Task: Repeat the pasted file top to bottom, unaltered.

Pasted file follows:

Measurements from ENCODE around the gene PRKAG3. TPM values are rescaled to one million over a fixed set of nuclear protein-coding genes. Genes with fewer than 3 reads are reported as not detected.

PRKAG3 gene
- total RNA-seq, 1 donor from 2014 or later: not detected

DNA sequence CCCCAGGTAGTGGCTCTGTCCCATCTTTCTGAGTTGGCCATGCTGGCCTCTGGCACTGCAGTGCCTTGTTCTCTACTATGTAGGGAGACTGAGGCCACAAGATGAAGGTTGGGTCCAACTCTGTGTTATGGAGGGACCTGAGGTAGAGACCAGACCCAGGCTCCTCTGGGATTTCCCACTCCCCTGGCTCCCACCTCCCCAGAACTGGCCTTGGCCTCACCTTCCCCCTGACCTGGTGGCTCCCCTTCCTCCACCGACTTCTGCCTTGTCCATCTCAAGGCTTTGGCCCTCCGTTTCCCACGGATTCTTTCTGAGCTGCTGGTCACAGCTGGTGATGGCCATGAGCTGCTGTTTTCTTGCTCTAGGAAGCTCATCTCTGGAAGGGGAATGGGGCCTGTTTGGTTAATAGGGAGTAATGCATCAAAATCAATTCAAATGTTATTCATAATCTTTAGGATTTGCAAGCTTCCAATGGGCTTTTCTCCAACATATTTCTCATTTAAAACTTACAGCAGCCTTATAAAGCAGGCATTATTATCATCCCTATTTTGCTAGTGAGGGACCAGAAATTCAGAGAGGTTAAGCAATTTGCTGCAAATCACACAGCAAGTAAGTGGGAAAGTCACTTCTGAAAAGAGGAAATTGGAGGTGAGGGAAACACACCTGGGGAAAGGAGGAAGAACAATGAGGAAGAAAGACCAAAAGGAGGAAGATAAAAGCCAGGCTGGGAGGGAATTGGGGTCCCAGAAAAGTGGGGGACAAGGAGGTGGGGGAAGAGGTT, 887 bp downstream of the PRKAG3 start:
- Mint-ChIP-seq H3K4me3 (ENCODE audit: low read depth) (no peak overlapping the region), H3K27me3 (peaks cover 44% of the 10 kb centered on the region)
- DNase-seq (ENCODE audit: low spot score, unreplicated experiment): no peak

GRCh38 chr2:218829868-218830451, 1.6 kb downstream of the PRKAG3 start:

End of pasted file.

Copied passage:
Measurements from ENCODE around the gene PRKAG3. TPM values are rescaled to one million over a fixed set of nuclear protein-coding genes. Genes with fewer than 3 reads are reported as not detected.

PRKAG3 gene
- total RNA-seq, 1 donor from 2014 or later: not detected

DNA sequence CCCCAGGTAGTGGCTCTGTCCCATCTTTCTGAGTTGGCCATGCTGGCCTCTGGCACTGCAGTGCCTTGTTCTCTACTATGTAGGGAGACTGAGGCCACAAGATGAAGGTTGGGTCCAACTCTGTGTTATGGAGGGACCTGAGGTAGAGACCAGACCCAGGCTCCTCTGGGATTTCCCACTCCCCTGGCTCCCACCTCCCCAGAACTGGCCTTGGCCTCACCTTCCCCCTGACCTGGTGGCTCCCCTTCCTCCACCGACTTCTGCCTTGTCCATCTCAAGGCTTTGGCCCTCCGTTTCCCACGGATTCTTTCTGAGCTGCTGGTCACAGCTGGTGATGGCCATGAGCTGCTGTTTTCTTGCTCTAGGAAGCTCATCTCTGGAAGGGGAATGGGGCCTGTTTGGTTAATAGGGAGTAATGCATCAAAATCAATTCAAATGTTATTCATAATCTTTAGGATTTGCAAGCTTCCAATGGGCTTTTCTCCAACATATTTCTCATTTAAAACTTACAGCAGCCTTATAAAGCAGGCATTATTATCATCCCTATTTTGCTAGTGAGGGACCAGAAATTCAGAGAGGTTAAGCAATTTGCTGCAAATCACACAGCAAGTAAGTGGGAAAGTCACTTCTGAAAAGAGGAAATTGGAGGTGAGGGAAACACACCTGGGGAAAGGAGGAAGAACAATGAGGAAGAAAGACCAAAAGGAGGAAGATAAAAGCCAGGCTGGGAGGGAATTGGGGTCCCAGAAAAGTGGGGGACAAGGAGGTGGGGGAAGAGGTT, 887 bp downstream of the PRKAG3 start:
- Mint-ChIP-seq H3K4me3 (ENCODE audit: low read depth) (no peak overlapping the region), H3K27me3 (peaks cover 44% of the 10 kb centered on the region)
- DNase-seq (ENCODE audit: low spot score, unreplicated experiment): no peak

GRCh38 chr2:218829868-218830451, 1.6 kb downstream of the PRKAG3 start: